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Sunday, October 05, 2008

BOOK REVIEW: The Dark Side

The Dark Side -- Jane Mayer, 335 pages ( 392 with notes and index)

Exactly two years ago, on October 5, 2006, I made the following comment (#1):

We cannot afford to become too fixated on any one disaster or political crisis with this administration in power. No matter how big the current problem may appear to be, you must continue watching EVERYTHING this administration does because they are ALWAYS capable of making even greater mistakes.

In the past week, Americans watched a politically crippled Bush Administration toss a horribly structured proposal for stabilization of the financial markets on the steps of the Capital for "emergency" consideration. The bill not only failed to pass but spooked the markets to the tune of about one trillion dollars and forced Congress to spend several more anxious days coming up with their own with an additional $150 billion of pork thrown in.

SURELY, that's about all we have to worry about, right? An ineffective war in Afghanistan that's failed to eliminate the Taliban who sheltered Bin Laden. A war in Iraq that has cost $559 billion and counting which hasn't improved stability in the region and has driven Iraq politically into the arms of Shi'ite aligned players in Iran. A $395 billion dollar prescription drug bill passed by lying to Congress and hiding an additional $100 billion dollars in cost from consideration. A reshuffling of domestic agencies under a new Department of Homeland Security that has neither saved money or improved homeland security for terrorist events or natural disasters. And a $850 billion sacrifice to the gods of financial wizardry as the coup de grace.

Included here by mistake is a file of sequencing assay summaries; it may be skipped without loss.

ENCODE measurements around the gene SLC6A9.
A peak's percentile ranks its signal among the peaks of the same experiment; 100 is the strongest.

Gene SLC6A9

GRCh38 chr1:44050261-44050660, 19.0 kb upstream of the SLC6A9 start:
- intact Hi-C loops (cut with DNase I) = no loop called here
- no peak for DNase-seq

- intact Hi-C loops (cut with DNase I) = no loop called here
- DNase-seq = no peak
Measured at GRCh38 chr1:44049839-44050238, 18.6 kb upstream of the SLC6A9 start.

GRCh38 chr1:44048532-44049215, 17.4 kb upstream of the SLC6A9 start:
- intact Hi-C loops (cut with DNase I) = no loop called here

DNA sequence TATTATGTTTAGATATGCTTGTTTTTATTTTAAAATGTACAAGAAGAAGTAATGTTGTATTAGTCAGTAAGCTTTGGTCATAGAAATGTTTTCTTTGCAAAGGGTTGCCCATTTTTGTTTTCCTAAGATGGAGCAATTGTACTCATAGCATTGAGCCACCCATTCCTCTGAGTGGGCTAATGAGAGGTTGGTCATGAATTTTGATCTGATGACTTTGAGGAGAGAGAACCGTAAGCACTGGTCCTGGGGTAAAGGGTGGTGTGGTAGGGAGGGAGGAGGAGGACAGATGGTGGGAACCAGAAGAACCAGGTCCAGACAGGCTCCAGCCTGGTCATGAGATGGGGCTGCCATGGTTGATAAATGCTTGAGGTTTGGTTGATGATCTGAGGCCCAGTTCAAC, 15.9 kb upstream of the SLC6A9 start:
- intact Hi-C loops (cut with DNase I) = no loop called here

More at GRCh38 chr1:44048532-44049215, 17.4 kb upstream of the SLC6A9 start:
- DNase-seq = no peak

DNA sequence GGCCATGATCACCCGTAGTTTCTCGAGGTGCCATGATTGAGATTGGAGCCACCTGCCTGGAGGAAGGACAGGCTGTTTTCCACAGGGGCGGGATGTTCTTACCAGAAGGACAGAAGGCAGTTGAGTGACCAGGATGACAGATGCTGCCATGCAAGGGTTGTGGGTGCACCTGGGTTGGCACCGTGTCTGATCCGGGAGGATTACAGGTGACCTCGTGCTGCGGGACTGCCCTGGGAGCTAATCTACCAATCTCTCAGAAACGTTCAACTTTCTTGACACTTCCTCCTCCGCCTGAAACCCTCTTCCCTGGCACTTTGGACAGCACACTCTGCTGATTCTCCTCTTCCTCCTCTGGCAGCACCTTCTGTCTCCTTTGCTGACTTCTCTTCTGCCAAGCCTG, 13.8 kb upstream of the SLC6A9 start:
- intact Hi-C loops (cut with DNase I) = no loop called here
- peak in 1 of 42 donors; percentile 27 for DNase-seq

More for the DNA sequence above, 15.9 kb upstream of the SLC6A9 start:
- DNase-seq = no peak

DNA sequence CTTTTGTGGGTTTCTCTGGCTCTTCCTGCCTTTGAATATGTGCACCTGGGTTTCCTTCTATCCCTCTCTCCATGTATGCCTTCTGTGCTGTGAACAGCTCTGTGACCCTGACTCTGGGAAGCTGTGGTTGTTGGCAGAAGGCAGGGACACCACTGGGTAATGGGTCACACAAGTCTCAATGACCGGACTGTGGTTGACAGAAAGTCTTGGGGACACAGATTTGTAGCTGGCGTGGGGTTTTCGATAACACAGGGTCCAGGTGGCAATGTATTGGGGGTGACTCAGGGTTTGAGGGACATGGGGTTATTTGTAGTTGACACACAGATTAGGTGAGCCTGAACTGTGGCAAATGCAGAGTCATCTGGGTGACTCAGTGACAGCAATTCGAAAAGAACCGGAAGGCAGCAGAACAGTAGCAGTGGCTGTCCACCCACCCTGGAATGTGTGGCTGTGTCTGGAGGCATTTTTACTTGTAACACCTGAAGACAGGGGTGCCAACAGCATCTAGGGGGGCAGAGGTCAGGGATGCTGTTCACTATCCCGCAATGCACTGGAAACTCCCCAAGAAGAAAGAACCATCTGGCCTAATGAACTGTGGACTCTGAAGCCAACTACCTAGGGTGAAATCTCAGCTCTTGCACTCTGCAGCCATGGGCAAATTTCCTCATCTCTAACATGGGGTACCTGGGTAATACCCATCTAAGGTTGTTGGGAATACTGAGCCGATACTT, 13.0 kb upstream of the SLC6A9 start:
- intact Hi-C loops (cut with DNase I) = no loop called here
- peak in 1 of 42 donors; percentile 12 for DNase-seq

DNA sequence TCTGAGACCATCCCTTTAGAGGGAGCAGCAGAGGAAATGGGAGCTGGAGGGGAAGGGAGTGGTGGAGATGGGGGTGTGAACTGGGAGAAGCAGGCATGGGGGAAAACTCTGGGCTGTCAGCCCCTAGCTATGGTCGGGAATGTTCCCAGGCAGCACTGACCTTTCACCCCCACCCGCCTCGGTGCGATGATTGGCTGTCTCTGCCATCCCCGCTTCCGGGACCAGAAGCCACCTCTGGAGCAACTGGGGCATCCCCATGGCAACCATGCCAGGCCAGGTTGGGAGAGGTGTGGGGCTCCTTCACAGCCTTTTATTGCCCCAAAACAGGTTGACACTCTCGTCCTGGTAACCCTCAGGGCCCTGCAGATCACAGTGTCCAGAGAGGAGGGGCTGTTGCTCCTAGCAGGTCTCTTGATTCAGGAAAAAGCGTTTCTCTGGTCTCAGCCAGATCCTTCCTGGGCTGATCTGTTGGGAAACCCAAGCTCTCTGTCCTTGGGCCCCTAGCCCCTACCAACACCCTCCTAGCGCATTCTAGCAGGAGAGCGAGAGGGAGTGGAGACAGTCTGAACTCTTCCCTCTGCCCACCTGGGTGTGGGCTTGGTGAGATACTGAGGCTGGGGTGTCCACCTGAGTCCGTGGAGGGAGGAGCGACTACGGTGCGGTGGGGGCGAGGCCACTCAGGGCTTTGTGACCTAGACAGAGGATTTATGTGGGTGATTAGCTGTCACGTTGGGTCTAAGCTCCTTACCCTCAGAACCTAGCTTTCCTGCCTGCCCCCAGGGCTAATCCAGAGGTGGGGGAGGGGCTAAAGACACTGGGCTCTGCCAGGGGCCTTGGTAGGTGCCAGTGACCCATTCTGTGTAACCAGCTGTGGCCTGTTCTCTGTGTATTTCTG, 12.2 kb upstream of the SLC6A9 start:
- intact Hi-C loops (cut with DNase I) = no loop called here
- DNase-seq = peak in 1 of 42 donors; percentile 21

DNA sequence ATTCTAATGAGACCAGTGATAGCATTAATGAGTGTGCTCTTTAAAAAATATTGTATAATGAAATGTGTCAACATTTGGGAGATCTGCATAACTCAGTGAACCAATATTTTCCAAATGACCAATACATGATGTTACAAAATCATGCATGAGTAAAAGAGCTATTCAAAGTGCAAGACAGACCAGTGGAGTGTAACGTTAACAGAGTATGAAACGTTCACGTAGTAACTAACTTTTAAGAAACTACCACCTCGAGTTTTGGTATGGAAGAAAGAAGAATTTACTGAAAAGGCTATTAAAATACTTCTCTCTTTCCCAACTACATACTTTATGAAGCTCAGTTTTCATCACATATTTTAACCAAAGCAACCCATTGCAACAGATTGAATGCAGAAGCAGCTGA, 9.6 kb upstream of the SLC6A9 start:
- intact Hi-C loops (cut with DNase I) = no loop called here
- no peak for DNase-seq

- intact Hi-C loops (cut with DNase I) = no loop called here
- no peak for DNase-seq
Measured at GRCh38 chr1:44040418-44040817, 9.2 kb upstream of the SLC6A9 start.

What else could the Bush Administration possibly do between now and Inauguration to make anything worse? PLENTY. After reading Jane Mayer's book The Dark Side, it would seem obvious that the President and his White House Counsel staff are likely very busy carefully reviewing their options for issuing Presidential pardons or special Executive Orders granting retroactive immunity to Administration personnel involved in America's "War on Terror" (TM) Based upon the information Mayer presents in her book, there would appear to be a large number of officials who will seek and/or require such protection.

Mayer's book is subtitled The Inside Story on How the War on Terror Became a War on American Ideals and the examples and supporting evidence provided state the case well. The chapters in the book provide details on systemic abuses involving: